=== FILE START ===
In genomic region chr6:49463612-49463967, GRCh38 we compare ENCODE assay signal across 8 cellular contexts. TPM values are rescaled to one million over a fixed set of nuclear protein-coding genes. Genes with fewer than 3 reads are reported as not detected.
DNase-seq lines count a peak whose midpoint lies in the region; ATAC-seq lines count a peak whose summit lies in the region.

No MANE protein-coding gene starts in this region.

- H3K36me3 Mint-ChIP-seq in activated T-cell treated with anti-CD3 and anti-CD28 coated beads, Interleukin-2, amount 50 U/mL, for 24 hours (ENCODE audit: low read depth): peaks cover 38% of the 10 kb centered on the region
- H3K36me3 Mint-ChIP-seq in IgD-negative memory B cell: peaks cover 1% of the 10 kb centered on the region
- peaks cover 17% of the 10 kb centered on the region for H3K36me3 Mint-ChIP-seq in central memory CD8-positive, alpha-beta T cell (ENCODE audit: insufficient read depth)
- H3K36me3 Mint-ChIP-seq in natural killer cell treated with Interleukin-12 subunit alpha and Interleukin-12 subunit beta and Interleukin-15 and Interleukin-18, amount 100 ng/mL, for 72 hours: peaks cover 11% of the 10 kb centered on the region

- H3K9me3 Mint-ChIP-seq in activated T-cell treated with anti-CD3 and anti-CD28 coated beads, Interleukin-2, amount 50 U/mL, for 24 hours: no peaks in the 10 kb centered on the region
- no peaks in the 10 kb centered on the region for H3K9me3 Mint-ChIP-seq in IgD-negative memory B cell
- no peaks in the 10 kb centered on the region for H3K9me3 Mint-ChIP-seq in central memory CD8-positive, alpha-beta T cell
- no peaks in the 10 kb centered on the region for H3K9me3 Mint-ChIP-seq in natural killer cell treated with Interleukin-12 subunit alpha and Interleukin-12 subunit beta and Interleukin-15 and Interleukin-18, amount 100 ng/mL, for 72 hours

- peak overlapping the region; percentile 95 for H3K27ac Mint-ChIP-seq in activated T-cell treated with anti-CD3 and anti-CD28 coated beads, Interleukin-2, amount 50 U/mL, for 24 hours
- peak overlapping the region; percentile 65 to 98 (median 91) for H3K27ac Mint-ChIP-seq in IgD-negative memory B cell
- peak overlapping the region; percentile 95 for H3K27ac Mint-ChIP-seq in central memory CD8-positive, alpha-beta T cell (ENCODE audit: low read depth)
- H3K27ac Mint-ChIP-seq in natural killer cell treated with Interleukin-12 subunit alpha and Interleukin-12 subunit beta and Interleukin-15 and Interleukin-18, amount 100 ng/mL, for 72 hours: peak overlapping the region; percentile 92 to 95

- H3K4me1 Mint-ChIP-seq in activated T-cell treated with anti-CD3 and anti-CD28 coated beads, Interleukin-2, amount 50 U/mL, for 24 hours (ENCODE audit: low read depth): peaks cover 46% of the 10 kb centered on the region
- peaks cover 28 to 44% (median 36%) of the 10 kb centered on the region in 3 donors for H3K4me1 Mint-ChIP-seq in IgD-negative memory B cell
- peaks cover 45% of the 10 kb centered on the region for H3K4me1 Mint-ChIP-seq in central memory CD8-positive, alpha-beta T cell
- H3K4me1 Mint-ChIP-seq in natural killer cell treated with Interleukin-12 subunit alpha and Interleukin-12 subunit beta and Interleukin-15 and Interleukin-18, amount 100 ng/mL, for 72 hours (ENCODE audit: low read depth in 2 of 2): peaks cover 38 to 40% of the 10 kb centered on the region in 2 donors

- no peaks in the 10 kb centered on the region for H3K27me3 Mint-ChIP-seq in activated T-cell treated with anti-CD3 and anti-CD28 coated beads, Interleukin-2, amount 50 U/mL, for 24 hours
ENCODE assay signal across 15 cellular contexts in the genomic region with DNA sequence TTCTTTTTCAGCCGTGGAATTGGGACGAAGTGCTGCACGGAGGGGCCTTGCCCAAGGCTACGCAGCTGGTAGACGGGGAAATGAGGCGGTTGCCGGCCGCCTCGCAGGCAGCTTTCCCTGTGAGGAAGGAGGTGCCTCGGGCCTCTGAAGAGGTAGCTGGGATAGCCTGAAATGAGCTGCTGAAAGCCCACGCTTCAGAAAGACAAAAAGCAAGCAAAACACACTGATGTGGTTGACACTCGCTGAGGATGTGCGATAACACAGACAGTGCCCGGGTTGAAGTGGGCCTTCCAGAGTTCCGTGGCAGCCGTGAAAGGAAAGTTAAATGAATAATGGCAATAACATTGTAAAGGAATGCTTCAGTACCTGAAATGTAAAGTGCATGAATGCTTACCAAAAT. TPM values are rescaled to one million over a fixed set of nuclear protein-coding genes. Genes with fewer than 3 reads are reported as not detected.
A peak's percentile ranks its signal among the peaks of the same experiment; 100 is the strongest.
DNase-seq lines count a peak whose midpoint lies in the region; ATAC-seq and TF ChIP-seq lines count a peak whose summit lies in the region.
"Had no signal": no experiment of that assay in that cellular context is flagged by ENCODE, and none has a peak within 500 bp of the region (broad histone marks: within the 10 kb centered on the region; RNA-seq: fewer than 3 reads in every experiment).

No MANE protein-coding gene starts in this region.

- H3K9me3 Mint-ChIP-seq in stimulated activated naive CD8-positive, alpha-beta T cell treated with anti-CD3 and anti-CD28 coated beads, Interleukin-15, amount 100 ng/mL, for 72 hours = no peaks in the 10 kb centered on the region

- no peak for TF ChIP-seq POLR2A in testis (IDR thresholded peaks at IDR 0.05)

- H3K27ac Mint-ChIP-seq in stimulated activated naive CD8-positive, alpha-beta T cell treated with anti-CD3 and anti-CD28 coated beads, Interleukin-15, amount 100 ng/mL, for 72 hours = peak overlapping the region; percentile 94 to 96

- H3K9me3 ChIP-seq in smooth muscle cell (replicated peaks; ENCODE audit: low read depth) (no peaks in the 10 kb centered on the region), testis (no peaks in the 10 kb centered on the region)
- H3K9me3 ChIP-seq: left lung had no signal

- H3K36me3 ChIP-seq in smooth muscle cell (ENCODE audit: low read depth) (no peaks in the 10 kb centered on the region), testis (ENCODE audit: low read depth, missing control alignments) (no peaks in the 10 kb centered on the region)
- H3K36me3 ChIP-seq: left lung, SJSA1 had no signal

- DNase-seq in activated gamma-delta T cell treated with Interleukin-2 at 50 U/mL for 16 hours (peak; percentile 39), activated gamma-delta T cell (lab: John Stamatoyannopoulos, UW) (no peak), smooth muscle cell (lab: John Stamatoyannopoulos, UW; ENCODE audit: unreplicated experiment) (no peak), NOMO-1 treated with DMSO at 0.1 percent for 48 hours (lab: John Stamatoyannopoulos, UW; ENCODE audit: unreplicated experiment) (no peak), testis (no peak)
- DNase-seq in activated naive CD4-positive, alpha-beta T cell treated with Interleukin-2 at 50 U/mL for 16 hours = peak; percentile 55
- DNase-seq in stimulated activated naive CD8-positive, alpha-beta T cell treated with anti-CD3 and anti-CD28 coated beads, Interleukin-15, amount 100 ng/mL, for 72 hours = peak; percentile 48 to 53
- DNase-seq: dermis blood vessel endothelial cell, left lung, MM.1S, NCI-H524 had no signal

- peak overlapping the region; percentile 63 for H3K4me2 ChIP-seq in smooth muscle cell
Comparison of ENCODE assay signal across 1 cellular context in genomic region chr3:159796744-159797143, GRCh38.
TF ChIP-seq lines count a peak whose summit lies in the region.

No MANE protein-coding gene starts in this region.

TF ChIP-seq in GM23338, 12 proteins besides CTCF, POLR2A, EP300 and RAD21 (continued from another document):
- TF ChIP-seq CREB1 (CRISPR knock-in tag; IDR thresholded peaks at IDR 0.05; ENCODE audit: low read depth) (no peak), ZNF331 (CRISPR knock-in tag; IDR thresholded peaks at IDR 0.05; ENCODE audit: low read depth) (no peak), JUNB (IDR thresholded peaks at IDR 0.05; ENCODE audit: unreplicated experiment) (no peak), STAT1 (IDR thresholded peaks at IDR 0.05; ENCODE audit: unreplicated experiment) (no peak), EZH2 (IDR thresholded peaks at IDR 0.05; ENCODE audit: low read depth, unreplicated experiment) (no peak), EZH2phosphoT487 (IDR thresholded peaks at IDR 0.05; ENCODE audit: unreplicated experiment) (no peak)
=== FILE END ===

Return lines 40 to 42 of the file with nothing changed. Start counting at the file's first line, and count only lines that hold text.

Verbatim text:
No MANE protein-coding gene starts in this region.

TF ChIP-seq in GM23338, 12 proteins besides CTCF, POLR2A, EP300 and RAD21 (continued from another document):
- TF ChIP-seq CREB1 (CRISPR knock-in tag; IDR thresholded peaks at IDR 0.05; ENCODE audit: low read depth) (no peak), ZNF331 (CRISPR knock-in tag; IDR thresholded peaks at IDR 0.05; ENCODE audit: low read depth) (no peak), JUNB (IDR thresholded peaks at IDR 0.05; ENCODE audit: unreplicated experiment) (no peak), STAT1 (IDR thresholded peaks at IDR 0.05; ENCODE audit: unreplicated experiment) (no peak), EZH2 (IDR thresholded peaks at IDR 0.05; ENCODE audit: low read depth, unreplicated experiment) (no peak), EZH2phosphoT487 (IDR thresholded peaks at IDR 0.05; ENCODE audit: unreplicated experiment) (no peak)